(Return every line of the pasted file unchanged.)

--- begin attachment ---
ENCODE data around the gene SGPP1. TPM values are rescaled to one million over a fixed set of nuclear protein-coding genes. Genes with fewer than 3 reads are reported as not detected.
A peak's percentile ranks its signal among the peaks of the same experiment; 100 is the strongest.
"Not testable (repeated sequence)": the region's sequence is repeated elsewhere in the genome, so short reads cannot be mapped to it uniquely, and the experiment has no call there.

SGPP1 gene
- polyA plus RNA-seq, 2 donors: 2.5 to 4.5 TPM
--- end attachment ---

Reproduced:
ENCODE data around the gene SGPP1. TPM values are rescaled to one million over a fixed set of nuclear protein-coding genes. Genes with fewer than 3 reads are reported as not detected.
A peak's percentile ranks its signal among the peaks of the same experiment; 100 is the strongest.
"Not testable (repeated sequence)": the region's sequence is repeated elsewhere in the genome, so short reads cannot be mapped to it uniquely, and the experiment has no call there.

SGPP1 gene
- polyA plus RNA-seq, 2 donors: 2.5 to 4.5 TPM